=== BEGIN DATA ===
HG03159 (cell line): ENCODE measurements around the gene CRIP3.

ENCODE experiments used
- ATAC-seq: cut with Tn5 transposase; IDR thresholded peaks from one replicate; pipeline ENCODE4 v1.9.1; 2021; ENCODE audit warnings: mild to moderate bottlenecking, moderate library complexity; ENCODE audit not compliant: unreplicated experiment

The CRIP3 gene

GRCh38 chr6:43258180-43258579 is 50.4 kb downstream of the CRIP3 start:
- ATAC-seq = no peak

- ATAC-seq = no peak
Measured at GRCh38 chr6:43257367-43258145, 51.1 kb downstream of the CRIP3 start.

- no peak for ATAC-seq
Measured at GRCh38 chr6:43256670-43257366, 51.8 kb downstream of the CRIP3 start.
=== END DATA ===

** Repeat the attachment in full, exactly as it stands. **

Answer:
HG03159 (cell line): ENCODE measurements around the gene CRIP3.

ENCODE experiments used
- ATAC-seq: cut with Tn5 transposase; IDR thresholded peaks from one replicate; pipeline ENCODE4 v1.9.1; 2021; ENCODE audit warnings: mild to moderate bottlenecking, moderate library complexity; ENCODE audit not compliant: unreplicated experiment

The CRIP3 gene

GRCh38 chr6:43258180-43258579 is 50.4 kb downstream of the CRIP3 start:
- ATAC-seq = no peak

- ATAC-seq = no peak
Measured at GRCh38 chr6:43257367-43258145, 51.1 kb downstream of the CRIP3 start.

- no peak for ATAC-seq
Measured at GRCh38 chr6:43256670-43257366, 51.8 kb downstream of the CRIP3 start.